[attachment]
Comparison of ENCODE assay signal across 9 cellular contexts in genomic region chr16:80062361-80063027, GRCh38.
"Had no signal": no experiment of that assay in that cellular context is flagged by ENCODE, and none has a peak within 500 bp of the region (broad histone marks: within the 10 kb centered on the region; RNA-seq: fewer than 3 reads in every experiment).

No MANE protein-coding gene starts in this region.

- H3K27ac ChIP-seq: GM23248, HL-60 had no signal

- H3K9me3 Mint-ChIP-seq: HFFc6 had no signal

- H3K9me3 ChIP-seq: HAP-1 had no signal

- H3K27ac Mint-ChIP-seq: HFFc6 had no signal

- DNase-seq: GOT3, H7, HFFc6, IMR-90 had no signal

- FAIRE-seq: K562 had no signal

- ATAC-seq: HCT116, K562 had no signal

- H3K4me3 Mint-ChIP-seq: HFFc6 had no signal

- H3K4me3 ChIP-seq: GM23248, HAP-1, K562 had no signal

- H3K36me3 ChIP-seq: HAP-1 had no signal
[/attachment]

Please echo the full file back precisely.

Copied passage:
Comparison of ENCODE assay signal across 9 cellular contexts in genomic region chr16:80062361-80063027, GRCh38.
"Had no signal": no experiment of that assay in that cellular context is flagged by ENCODE, and none has a peak within 500 bp of the region (broad histone marks: within the 10 kb centered on the region; RNA-seq: fewer than 3 reads in every experiment).

No MANE protein-coding gene starts in this region.

- H3K27ac ChIP-seq: GM23248, HL-60 had no signal

- H3K9me3 Mint-ChIP-seq: HFFc6 had no signal

- H3K9me3 ChIP-seq: HAP-1 had no signal

- H3K27ac Mint-ChIP-seq: HFFc6 had no signal

- DNase-seq: GOT3, H7, HFFc6, IMR-90 had no signal

- FAIRE-seq: K562 had no signal

- ATAC-seq: HCT116, K562 had no signal

- H3K4me3 Mint-ChIP-seq: HFFc6 had no signal

- H3K4me3 ChIP-seq: GM23248, HAP-1, K562 had no signal

- H3K36me3 ChIP-seq: HAP-1 had no signal